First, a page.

UBC astronomer Ingrid Stairs is part of the first international team to observe the transformation of an ordinary, slow-rotating pulsar into a superfast millisecond pulsar—a star with an almost infinitely extended lifespan.
The discovery was made during a large radio sky survey by astrophysicists at McGill University, UBC, West Virginia University, the U.S. National Radio Astronomy Observatory (NRAO) and other institutions. The results will be published online by Science on May 21.
McGill astrophysics PhD candidate Anne Archibald and her supervisor, Professor Victoria Kaspi of the McGill Pulsar Group, spotted the pulsar's transformation. "This survey has found many new pulsars, but this one is truly special. It's a very freshly 'recycled' pulsar emerging straight from the recycling plant." said Archibald. The McGill researchers worked with Stairs, Associate Professor with UBC's Astronomy Group, Scott Ransom of NRAO, and others from the collaboration to carry out more observations of this unusual pulsar.
Pulsars are rapidly rotating, highly magnetized neutron stars, the remnants left after massive stars have gone supernovae. Pulsars emit lighthouse-like beams of radio waves that sweep around as the star rotates. Most rotate relatively slowly, ten times a second or less, and their magnetic fields ordinarily slow them down even further over the course of millennia. Millisecond pulsars, however, rotate hundreds of times a second.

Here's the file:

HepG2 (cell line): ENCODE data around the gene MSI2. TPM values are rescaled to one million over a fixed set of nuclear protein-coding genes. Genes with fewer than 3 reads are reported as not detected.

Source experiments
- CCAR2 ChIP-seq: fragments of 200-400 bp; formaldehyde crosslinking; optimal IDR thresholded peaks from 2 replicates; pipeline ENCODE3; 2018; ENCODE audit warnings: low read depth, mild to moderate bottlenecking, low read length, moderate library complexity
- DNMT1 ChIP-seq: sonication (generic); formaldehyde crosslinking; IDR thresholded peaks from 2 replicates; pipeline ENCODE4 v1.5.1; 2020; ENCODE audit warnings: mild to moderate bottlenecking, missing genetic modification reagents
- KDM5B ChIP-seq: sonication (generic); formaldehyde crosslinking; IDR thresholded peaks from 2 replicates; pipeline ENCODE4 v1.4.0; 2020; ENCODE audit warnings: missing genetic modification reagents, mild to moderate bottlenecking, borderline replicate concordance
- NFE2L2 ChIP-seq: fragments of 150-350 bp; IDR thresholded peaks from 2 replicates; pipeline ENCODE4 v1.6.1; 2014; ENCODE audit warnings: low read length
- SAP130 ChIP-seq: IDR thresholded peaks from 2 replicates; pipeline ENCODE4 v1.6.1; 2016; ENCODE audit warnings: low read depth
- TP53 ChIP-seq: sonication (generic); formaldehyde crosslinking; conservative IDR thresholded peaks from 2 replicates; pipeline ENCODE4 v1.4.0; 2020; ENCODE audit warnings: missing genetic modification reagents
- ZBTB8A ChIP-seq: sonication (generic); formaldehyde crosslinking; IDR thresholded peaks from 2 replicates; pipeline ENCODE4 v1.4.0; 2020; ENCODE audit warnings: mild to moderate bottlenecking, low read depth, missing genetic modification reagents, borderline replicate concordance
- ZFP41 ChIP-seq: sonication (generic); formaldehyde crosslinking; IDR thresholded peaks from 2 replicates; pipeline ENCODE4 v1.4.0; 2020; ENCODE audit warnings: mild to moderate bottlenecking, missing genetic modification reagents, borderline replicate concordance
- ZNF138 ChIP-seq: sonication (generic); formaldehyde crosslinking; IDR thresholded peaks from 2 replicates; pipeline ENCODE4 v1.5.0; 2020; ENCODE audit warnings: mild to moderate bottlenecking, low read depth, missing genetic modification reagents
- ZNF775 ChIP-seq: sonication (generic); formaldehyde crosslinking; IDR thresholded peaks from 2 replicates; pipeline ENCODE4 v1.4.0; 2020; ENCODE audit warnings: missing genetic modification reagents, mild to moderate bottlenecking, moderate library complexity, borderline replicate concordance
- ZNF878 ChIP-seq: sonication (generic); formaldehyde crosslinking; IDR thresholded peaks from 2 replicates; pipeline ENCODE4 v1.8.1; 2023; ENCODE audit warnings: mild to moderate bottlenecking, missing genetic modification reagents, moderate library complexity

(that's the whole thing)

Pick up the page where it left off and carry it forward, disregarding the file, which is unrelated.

"For the first time, we have caught a glimpse at an actual cosmic recycling factory in action," says Stairs, who has been visiting the Australia Telescope National Facility and Swinburne University of Technology this year. "This system gives us an unparalleled cosmic laboratory for studying how millisecond pulsars evolve and get reborn."
"We know normal pulsars typically pulsate in the radio spectrum for one million to ten million years, but eventually they slow down enough to die out," explained Kaspi.
"But a few of these old pulsars get 'recycled' into millisecond pulsars. They end up spinning extremely fast, and then they can pulsate forever. How does nature manage to be so green?"
It has long been theorized that millisecond pulsars are created in double-star systems when matter from the companion star falls into the pulsar’s gravity well and increases the rotation speed, but until now the process has never been observed directly.
The pulsar found by the survey team was observed by an independent, optical research group to have had swirling matter surrounding it roughly a decade ago--the blink of an eye in astronomical time. That group recorded the observation as puzzling, never dreaming that a full-fledged radio pulsar would emerge.
"Imagine a ping-pong ball in the bathtub, and then you take the plug out of the drain," explained Archibald. "All the water swirling around the ping-pong ball suddenly makes it spin a lot faster than when it was just bobbing on the surface."
"We’ve seen systems that are undergoing spin-up, because when the matter is falling in, the stars get really bright in X-rays and they’re easy to see," she added. "But we've never seen radio pulsations from these stars during the process of spin-up. At last we’ve found a true radio pulsar that shows direct evidence for having just been recycled."
The sky survey used the Robert C. Byrd radio telescope at Green Bank, West Virginia to observe nearly a third of the celestial sphere.
Other major contributors to this study include Dr. Maura McLaughlin and Dr. Duncan Lorimer of West Virginia University and Dr. Scott Ransom of NRAO. In addition to the GBT, the scientists also used the Westerbork radio telescope in the Netherlands, the Arecibo radio telescope in Puerto Rico, and the Parkes radio telescope in Australia during their study.